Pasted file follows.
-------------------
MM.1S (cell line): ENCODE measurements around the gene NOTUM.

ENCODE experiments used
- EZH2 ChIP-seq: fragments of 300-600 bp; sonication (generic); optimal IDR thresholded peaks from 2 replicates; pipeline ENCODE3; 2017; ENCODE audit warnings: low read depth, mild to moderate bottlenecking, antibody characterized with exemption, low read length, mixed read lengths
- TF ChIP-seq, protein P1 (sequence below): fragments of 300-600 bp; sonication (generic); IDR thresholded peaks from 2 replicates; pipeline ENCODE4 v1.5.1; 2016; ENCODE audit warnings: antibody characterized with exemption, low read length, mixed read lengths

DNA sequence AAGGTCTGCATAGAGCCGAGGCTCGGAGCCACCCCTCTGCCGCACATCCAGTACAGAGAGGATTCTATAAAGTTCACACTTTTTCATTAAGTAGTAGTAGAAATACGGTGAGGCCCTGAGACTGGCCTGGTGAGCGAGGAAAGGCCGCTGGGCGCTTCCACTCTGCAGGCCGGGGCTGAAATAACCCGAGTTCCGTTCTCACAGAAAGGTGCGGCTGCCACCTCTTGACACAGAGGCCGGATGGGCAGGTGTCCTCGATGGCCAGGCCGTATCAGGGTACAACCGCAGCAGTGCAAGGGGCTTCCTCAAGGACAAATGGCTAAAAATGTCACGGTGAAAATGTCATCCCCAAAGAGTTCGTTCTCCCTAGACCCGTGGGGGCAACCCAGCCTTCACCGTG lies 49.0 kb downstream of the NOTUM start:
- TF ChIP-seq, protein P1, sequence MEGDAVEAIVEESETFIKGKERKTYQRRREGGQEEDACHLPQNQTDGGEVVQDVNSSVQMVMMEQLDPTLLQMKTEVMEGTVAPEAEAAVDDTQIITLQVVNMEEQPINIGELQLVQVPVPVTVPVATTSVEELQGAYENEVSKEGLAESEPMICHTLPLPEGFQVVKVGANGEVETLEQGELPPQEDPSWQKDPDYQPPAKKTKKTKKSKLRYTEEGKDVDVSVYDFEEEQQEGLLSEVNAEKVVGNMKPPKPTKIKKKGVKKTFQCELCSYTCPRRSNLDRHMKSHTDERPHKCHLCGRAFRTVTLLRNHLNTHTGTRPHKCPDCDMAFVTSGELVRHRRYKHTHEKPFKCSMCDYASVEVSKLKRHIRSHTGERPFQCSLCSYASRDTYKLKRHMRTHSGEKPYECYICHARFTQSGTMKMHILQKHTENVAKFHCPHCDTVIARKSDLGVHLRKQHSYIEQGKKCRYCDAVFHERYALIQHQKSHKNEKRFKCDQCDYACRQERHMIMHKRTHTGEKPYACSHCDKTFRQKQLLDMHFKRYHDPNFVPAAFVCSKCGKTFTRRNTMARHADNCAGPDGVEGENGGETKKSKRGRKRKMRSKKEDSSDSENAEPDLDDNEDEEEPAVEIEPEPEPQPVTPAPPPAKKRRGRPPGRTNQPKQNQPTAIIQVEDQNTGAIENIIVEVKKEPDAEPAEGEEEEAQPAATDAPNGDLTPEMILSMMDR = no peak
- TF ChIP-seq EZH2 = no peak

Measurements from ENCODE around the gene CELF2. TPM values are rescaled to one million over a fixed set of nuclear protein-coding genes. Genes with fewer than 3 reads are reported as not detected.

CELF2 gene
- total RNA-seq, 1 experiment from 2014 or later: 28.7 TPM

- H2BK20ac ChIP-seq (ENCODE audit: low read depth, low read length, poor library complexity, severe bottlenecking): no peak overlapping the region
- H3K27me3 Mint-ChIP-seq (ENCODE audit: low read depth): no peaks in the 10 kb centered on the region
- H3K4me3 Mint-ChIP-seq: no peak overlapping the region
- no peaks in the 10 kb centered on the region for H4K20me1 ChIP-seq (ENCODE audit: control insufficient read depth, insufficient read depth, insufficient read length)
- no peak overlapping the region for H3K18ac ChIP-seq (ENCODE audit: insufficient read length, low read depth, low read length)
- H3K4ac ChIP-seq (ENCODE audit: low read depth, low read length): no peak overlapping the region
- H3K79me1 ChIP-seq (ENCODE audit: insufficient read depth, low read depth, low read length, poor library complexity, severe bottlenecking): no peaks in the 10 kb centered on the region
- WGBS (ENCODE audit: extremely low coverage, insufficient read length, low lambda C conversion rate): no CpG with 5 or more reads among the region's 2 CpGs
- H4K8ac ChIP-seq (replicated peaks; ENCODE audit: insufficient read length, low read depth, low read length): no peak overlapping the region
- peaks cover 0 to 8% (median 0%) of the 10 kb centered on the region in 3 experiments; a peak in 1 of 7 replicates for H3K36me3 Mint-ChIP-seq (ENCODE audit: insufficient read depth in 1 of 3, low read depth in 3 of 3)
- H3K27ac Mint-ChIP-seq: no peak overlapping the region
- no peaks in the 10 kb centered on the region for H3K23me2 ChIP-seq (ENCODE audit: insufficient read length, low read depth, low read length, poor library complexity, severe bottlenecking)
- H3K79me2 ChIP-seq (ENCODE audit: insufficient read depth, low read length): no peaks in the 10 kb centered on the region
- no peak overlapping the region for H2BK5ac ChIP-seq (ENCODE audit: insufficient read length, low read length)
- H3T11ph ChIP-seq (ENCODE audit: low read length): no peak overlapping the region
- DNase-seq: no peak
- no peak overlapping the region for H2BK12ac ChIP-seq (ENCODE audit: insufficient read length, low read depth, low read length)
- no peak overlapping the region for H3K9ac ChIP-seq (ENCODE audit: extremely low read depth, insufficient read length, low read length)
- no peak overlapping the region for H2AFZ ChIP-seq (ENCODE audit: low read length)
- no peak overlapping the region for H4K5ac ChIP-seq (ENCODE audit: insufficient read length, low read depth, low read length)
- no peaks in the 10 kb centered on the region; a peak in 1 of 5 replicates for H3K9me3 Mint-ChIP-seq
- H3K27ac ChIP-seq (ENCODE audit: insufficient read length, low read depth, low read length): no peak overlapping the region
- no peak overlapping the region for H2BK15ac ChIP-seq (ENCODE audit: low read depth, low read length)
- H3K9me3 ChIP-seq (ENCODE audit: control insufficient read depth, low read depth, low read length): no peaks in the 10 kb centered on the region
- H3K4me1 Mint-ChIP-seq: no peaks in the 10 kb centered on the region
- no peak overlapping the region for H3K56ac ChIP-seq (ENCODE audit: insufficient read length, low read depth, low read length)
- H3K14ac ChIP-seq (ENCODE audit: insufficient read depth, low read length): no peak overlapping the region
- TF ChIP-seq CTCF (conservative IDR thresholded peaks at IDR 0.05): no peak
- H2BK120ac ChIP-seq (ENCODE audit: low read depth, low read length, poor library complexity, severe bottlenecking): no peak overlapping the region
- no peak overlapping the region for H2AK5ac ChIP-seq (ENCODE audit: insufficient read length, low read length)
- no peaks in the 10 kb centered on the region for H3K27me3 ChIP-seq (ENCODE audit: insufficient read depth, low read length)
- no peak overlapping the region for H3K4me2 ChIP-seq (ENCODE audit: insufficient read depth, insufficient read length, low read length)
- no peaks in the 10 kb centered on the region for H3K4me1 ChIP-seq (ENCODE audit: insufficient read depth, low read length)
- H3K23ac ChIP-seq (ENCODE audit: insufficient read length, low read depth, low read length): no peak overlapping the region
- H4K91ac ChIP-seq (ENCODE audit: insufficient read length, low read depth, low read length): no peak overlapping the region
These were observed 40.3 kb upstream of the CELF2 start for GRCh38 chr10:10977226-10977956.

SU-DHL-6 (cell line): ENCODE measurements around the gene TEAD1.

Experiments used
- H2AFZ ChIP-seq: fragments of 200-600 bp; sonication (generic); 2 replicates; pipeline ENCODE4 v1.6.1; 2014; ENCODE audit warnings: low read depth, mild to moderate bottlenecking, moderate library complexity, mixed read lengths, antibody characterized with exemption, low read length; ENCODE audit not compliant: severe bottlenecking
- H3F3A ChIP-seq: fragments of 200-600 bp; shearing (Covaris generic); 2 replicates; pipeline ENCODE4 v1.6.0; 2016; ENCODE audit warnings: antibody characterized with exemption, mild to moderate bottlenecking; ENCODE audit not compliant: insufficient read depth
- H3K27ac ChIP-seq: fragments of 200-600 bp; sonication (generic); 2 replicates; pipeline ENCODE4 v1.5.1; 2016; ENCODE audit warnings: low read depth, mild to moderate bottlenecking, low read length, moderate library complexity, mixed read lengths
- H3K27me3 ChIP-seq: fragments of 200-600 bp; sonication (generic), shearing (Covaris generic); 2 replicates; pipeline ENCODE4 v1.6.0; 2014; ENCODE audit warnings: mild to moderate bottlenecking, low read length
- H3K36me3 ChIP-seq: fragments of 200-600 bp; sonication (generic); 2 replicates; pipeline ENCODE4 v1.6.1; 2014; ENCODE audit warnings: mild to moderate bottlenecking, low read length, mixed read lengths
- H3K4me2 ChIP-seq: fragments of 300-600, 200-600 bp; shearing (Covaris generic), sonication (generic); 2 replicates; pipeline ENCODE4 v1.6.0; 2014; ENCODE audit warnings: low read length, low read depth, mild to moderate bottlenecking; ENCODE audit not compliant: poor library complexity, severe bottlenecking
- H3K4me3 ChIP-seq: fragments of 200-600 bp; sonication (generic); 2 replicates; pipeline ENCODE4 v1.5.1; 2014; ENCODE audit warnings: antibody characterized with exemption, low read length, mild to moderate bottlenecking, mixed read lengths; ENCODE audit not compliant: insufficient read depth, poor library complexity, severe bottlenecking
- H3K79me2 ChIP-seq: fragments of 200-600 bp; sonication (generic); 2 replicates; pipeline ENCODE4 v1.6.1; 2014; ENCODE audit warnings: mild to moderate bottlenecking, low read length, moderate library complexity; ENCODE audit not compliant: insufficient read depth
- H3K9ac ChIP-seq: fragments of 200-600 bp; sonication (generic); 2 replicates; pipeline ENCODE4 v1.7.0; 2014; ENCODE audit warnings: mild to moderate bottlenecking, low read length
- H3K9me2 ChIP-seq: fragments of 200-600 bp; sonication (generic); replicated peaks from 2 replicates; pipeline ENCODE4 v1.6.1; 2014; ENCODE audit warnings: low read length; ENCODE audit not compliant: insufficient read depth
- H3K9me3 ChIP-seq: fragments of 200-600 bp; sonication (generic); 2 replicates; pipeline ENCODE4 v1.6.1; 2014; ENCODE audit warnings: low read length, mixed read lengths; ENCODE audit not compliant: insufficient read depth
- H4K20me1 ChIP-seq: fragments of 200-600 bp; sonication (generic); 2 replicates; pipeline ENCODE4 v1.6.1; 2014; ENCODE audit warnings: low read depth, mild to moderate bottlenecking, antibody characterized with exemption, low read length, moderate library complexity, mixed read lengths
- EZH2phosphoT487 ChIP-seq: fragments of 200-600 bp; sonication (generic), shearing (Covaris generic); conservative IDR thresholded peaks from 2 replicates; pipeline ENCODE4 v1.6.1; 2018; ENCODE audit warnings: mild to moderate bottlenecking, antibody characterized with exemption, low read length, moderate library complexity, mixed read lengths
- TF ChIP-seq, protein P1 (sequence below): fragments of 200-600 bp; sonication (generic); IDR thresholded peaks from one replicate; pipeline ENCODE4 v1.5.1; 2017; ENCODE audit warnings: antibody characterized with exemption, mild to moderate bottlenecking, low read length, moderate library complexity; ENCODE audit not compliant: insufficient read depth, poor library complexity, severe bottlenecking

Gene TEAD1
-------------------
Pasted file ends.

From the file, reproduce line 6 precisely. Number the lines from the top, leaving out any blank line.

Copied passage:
- TF ChIP-seq, protein P1, sequence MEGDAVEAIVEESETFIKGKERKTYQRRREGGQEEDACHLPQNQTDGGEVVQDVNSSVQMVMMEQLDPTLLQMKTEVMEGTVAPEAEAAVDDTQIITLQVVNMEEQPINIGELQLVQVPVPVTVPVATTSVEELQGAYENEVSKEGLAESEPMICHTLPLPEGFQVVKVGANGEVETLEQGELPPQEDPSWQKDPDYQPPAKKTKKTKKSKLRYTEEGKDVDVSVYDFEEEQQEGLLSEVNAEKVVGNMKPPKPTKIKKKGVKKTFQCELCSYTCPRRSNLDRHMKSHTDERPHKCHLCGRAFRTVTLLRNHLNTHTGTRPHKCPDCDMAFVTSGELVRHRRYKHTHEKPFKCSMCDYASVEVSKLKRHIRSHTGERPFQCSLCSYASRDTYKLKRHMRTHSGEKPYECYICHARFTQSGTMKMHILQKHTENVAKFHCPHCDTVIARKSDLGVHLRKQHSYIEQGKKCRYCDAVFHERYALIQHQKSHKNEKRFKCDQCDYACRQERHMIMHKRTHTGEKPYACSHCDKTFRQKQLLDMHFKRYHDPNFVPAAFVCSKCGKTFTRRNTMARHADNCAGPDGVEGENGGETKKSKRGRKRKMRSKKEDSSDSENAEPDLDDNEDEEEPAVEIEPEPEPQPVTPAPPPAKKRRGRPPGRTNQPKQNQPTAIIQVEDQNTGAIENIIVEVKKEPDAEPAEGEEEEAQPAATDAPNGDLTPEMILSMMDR = no peak